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I have a question about the definition of a seed of a cluster algebra. It is said that a seed is a pair $(R, u)$, where $R$ is a quiver with $n$ vertices, $u = \{u_1, \ldots, u_n\}$ is a free generating set of the field $Q(x_1, \ldots, x_n)$, see Page 10 of the paper.

I think here $u_i$ is in terms of $x_1, \ldots, x_n$ and $u_1, \ldots, u_n$ generate $Q(x_1, \ldots, x_n)$ freely. Is this true? Thank you very much.

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I do not understand what you are asking... The $u_i$ are elements of $Q(x_1,\dots,x_n)$ so they are automatically «in terms of $x_1$, $\dots$, $x_n$». Since the set $u$ is to be, as you write, a free generating set, in particular it generates. What is it that you want to know if it is true? – Mariano Suárez-Alvarez Aug 14 '12 at 17:45
@Mariano, yes. For example, I think $u_1$ can be $x_1x_2+x_3$. Every element of $Q(x_1, \ldots, x_n)$ can be written as a sum of some products of $u_1, \ldots, u_n$. Is this true? – LJR Aug 14 '12 at 18:10
Yes what? :-) I do not understand what you are asking! But no, not every element of $Q(x_1,\dots,x_n)$ can be written as a sum of some products of $u_1$, $\dots$, $u_n$: for example, if $u_i=x_i$ this is clearly not true. – Mariano Suárez-Alvarez Aug 14 '12 at 18:13
@Mariano, $x_i$ is a sum of products of $u_i=x_i$ (only one factor and one summand). – LJR Aug 14 '12 at 18:53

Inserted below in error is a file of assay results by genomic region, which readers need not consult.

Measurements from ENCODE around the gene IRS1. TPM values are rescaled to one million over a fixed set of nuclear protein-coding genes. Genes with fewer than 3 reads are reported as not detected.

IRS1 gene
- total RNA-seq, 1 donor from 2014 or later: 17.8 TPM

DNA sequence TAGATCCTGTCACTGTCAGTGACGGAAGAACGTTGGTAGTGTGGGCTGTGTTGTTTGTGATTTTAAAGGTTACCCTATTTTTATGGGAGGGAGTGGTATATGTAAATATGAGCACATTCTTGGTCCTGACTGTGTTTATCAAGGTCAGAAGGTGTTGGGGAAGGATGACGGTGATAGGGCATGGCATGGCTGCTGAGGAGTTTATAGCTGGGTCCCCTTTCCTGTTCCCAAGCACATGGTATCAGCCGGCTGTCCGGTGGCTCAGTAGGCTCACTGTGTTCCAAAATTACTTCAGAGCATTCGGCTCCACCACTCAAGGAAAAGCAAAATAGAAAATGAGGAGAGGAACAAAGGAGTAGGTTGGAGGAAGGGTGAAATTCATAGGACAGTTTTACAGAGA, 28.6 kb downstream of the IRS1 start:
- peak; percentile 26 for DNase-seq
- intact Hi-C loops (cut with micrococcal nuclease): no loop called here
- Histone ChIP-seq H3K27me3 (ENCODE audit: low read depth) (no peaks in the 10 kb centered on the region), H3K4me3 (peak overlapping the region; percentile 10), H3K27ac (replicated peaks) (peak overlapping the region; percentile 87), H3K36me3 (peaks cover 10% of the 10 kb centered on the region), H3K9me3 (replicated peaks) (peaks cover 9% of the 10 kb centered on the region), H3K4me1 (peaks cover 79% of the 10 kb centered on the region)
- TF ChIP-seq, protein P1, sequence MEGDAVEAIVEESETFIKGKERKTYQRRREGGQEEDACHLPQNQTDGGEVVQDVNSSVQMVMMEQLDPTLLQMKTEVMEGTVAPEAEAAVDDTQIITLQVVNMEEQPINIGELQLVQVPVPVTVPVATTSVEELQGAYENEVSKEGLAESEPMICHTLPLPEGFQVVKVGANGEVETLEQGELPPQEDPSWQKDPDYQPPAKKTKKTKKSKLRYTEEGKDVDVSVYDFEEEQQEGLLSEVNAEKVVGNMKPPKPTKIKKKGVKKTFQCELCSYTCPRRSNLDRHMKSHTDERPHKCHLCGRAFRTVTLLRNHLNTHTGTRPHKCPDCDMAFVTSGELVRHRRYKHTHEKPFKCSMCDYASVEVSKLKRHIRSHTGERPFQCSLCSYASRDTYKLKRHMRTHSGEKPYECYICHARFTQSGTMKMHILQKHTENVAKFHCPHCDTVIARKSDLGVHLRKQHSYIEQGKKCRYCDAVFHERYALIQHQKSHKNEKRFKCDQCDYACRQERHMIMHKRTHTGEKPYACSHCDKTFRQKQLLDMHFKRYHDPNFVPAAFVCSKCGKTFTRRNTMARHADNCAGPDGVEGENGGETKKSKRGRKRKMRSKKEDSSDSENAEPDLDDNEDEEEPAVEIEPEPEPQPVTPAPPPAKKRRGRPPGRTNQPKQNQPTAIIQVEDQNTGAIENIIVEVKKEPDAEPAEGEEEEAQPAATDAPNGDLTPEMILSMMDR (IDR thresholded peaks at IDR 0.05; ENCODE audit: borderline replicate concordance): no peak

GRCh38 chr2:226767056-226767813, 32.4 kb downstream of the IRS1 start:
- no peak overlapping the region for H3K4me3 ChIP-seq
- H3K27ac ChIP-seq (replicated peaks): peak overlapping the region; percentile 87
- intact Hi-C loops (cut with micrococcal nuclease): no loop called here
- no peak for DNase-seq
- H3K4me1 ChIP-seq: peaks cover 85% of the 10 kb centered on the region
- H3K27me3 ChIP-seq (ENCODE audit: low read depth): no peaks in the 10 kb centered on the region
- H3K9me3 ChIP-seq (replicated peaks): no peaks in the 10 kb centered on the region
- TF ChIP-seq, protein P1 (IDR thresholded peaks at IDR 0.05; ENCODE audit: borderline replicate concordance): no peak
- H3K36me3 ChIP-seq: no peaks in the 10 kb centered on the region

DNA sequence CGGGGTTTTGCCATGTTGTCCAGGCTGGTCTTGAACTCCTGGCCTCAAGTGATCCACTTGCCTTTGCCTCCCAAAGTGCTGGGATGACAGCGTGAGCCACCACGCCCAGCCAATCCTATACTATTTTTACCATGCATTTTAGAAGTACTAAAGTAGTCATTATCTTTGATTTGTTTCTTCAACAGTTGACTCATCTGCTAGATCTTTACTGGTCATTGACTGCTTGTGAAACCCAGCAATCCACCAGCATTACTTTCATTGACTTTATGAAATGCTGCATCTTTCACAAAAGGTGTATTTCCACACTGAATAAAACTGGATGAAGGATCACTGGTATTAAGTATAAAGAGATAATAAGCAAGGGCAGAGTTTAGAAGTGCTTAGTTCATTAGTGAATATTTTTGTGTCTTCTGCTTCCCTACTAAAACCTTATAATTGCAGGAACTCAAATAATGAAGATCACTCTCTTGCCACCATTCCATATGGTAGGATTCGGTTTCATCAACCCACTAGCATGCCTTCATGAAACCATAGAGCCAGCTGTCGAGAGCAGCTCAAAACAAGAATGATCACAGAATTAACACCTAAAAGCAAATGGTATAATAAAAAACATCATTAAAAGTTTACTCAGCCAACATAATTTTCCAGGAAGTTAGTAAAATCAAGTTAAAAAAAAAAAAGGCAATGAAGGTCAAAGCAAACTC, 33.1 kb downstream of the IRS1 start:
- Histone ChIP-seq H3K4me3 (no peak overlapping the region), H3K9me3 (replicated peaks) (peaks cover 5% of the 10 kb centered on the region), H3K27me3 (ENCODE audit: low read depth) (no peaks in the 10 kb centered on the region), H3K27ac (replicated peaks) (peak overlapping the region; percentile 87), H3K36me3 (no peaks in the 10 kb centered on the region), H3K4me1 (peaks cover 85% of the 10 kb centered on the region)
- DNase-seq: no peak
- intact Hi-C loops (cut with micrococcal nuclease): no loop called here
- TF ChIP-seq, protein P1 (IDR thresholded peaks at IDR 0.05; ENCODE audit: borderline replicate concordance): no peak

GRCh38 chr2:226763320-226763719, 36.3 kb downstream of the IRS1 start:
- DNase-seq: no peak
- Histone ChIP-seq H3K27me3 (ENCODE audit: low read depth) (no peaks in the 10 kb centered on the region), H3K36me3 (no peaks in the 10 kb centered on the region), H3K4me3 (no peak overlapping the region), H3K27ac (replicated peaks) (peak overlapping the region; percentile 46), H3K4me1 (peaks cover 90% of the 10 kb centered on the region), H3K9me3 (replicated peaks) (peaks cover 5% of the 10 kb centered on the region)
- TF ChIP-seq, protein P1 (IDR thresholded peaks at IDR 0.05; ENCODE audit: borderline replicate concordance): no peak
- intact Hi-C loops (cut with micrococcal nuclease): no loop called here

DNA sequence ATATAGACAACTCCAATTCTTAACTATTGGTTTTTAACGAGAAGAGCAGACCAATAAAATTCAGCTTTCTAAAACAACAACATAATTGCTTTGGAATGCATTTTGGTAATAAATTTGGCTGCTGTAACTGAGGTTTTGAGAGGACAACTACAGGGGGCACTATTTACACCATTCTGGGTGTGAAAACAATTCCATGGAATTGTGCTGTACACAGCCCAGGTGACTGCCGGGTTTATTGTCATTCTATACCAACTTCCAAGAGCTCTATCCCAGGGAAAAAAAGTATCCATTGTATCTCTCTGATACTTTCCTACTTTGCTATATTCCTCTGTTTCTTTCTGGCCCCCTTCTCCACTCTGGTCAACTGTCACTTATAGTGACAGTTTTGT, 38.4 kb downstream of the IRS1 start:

You have not yet make clear what it is you are trying to ask. I suggest you edit your question so that it ends with «What I want to to know is if SOMETHING». – Mariano Suárez-Alvarez Aug 15 '12 at 0:50
up vote 1 down vote accepted

Each $u_i$ is a rational function in the $x_i$, with coefficients in $\mathbb{Q}$ - that's what it means to be an element of $\mathbb{Q}(x_1,\dotsc,x_n)$.

They set of $u_i$ also freely generates $\mathbb{Q}(x_1,\dotsc,x_n)$ as a field extension of $\mathbb{Q}$; another way of saying this is that every element of $\mathbb{Q}(x_1,\dotsc,x_n)$ can be written uniquely as a rational function in the $u_i$.

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No, to say that the $u_i$ form a transcendence basis of the field over $\mathbb Q$ is weaker than saying that they generate this field. A transcendence base for a field $F$ might generate a subfield of $F$ over which $F$ is algebraic. (Your second "perhaps the most useful" reformulation is correct.) – Andreas Blass Aug 24 '13 at 19:26
@AndreasBlass Corrected - I usually have $\mathbb{C}$ in place of $\mathbb{Q}$, which is where that came from. – Matthew Pressland Aug 29 '13 at 8:19

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